Cycling brings many different things to society; how can design tell the story of its diversity and cultural value beyond the stereotypes associated with it?
Aim and Objective
This project has cycling at its centre and the changes that cycling can bring. The aim is to break down the generalised perception of cycling and cyclists and show that it’s not only about fitness, fashion, fads, but people and what they believe in and the struggles they face.
To show through different stories how cycling benefits communities and causes by bringing people together, building confidence and friendships, or delivering a feeling of independence and release, a way to escape or change a situation. To get the full effect of the difference cycling can really make, you need to feel it; you need to connect.
The outcome is a set of haptic rooms forming an experiential exhibition where graphic design, image, light, sound and smells are layered to recreate different circumstances. The exhibition aims to heighten the senses required to understand unfamiliar situations and conditions faced by cyclists. The concept shows extremes, each room has its own story and a means for visitors to connect with that story and take it home.
Think beyond an exhibition stand – look at using an entire room; floor, ceiling, walls. Make the visitor climb up, lie down, squeeze through spaces—change temperatures and atmospheres; noise, silence, oppression, reaction. Visitors get to feel what it is like to have the adrenaline rush brought on by a long winding descent in the summer air, the heightened senses from inside a protesting crowd, the cold, the heat, the pressures, the sounds, all coming together.
Interaction: Touch-screens, lighting that tracks your movement, exhibits to push through and pull out of the way to enter the room and others to tear and collect into guides to build up an individual scrapbook of events.
Scale: Oversized objects represent the value of the bicycle and the story being told. A change of scale can make things overwhelming and strengthen a message; it can emphasise its importance, whether it is an object, an image or a typographic display – they have the same effect.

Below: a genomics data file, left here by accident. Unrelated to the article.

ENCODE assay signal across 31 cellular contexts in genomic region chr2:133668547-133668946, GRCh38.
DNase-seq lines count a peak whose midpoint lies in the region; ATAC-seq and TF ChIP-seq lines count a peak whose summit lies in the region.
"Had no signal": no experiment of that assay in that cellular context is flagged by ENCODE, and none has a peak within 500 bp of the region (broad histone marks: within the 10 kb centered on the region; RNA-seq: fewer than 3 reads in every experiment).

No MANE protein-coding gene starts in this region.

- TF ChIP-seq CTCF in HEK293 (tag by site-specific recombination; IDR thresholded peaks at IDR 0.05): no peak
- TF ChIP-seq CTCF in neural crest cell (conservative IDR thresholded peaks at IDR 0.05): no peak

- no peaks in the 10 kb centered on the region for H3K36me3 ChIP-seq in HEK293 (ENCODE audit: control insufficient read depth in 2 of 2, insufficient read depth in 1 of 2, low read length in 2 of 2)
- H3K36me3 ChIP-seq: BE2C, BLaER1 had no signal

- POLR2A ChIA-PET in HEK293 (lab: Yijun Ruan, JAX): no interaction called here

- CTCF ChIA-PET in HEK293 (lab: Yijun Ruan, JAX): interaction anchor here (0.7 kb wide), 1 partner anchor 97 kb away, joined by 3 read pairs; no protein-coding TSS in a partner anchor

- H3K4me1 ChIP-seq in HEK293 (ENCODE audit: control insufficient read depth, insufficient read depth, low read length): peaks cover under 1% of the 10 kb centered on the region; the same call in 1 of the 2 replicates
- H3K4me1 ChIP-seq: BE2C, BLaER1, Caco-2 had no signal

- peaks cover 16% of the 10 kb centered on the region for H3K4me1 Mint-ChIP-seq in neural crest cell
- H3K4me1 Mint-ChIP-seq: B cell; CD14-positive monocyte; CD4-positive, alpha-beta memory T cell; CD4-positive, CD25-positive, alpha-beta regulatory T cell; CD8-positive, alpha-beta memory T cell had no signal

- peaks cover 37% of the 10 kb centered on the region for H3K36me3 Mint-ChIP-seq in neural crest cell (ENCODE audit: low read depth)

Sound and light: What is the effect of different lighting? Combine interactive sounds, visuals, lighting and music to create a feeling. Then change the soundtrack, increase the volume or interrupt the rhythm. Combine the lighting with the sound of the police and voices distorted through a loudhailer; what feelings would follow?
Visual: Each room is different in terms of aesthetics, content and structure but ties into an underlying visual identity connecting everything into a singular event; literature, publicity, exhibition guides and wayfinding. Each room has its own guide for visitors to pick up; colours clearly identify each room.
The interactivity of the rooms is extended through the print, guides and replica artefacts; protest placards, photos, stickers, badges, statements and personal stories. Building up scrapbooks of the exhibition by adding these messages and artefacts means that the visitors complete the guides. The layout structure means there’s no right or wrong way to fill them; the items aren’t numbered like a football album, and there are no captions to follow. It’s not a National Trust treasure hunt. The replica content is there to pick up from the rooms all around the exhibition space.
How has your practice developed while studying the MA in Graphic Design with a global cohort?
The global cohort brings different cultures together. They may only be slight differences, but being exposed to them and other ways of thinking and working helped me experience and develop a more comprehensive design approach beyond the usual confines of my studio.
The structure of this MA means you have to step up, and through it, I have rediscovered the value of collaboration, research and discussion, bringing me even more ways to improve my practice.